Footsteps: Adventures of a Romantic Biographer
by Richard Holmes
Viking, 288 pp., $18.95
Buoyant, adventurous, intimate, vivid, and occasionally silly are some preliminary adjectives to describe Footsteps, a book about a biographer in pursuit of his subjects. Richard Holmes is the author of a life of Shelley, published in 1974. Part of the present volume describes the research and writing that went into that book. In addition, there are three separate essays, on Mary Wollstonecraft, on Gérard de Nerval, and on a two-week walk through the Cévennes on the trail of Robert Louis Stevenson and his donkey Modestine. The common theme is the effort to understand, even to resurrect briefly, figures from the distant past; it will occasion no surprise that some of the essays turn out better than others.
Perhaps because it is more of an adventure story and less of a psychological inquisition, the hike through the Cévennes comes off as the most successful piece of writing. Holmes was just eighteen when he made his journey (Stevenson was twenty-seven when he made his march about one hundred years before). Like Stevenson, Holmes walked alone, covering about the same distance each day, spending (if anything) even less money, and sleeping most nights in the open. The biographical point about Stevenson, which Holmes says he uncovered on his walk, is not very recondite; Stevenson himself made it clear in a letter to his brother. He was taking stock of his life, testing his penchant for a hard, nomadic existence, preparing to break ties with his protective family, abandon Europe, and marry Mrs. Fanny Osbourne, whom he had met earlier near Barbizon. (She was twelve years older than Stevenson, the mother of three children, and still married to her first husband when he met her. In preparing for his trans-Atlantic—soon to be extended into a trans-Pacific—plunge, Stevenson obviously had a lot to think about. It’s not surprising that he left abruptly, just two months after publishing Travels with a Donkey, without even trying to explain himself to his parents in Edinburgh.)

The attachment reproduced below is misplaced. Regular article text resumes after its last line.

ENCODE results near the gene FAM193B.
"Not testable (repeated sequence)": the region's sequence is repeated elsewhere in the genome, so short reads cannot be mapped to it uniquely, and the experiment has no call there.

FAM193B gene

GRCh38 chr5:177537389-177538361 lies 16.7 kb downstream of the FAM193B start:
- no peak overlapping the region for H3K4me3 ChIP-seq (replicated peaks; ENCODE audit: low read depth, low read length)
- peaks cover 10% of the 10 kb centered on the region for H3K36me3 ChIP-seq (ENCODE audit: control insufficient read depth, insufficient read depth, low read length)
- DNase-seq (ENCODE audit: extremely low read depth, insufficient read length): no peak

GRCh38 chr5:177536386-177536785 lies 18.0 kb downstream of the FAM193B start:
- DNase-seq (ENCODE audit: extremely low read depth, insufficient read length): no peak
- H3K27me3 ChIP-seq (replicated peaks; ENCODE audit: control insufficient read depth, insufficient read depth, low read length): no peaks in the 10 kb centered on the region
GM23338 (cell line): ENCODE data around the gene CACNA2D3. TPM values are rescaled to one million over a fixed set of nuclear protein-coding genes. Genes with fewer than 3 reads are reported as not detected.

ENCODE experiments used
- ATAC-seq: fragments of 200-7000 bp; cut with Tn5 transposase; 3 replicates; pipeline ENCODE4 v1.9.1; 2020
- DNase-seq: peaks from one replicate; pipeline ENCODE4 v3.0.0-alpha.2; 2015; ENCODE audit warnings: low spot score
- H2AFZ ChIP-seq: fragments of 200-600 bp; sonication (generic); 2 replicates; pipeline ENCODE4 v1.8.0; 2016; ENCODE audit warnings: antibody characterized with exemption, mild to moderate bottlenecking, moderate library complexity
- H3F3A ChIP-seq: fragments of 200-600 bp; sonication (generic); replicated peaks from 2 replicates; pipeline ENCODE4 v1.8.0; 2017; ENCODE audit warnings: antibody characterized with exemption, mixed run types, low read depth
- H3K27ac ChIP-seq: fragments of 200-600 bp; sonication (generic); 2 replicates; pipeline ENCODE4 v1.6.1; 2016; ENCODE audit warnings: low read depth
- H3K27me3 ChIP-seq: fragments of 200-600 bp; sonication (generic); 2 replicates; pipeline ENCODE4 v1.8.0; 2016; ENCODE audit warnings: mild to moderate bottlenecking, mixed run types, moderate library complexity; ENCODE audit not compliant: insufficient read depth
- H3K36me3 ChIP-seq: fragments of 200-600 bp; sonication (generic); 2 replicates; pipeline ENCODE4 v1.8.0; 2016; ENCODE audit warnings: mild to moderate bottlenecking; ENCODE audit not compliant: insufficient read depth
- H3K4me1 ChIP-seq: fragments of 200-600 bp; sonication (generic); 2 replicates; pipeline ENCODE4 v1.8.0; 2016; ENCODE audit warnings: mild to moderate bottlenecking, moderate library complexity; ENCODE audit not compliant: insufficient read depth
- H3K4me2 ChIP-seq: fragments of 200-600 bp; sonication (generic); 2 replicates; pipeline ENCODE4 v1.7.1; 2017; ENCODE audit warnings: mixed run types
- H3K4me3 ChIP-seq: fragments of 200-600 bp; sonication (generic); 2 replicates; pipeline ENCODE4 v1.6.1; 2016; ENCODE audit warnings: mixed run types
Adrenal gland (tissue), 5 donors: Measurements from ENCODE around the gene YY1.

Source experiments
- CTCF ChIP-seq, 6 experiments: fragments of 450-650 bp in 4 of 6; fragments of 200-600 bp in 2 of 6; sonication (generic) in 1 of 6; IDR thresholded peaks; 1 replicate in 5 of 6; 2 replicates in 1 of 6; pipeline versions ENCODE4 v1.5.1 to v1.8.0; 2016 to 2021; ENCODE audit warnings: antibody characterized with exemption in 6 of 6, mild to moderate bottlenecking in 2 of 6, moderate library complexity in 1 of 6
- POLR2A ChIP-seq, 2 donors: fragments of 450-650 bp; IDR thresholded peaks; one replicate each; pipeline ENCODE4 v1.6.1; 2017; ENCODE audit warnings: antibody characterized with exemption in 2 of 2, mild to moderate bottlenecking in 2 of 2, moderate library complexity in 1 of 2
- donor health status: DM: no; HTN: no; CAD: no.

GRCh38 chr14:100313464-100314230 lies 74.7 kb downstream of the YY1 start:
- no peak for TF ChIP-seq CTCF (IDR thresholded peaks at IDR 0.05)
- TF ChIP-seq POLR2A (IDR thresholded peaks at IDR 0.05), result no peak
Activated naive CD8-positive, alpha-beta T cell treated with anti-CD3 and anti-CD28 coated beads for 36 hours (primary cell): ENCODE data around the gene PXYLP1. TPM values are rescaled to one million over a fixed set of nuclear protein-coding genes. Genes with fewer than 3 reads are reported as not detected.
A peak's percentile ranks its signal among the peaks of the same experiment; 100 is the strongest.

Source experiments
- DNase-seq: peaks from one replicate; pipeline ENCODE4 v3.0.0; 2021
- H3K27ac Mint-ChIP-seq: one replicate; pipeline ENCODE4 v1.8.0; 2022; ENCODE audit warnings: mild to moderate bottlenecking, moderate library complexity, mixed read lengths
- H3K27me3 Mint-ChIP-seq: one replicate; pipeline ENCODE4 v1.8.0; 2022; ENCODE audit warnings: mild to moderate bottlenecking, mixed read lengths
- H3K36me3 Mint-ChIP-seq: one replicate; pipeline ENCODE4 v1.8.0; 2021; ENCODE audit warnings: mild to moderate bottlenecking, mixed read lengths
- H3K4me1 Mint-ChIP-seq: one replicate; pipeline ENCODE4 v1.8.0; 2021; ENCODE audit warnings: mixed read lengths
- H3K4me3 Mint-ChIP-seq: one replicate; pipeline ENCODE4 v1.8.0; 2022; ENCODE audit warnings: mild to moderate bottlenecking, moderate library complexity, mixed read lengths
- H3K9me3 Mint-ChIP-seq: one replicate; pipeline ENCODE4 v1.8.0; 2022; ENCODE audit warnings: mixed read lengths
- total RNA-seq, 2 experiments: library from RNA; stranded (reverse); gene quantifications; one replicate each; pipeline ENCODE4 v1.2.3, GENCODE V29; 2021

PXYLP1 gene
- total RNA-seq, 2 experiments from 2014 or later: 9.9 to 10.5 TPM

But all this is on the surface of the Stevenson story, and Holmes when he made his own trip either knew it already or could easily have found it out in a library. The real motive for his trip—of which there is no reason to be ashamed—was nothing more profound than a boyish case of hero worship. And as such the story comes off very well. Holmes’s accounts of the scenery are as exhilarating, and his encounters with peasant characters as amusing, as Stevenson’s own. Like Stevenson on his trip, Holmes evidently took the occasion to practice his prose style—the form invites one to be airy, confessional, and self-derisive by turns—and despite one or two overportentous moments, he sustains his part admirably.
But following Robert Louis Stevenson on a two-week hike through the Cévennes is a very different project from writing the life of that deeply hallucinated, visionary man, Gérard de Nerval. From childhood, Gérard lived in a world of reverberant echoes, names in …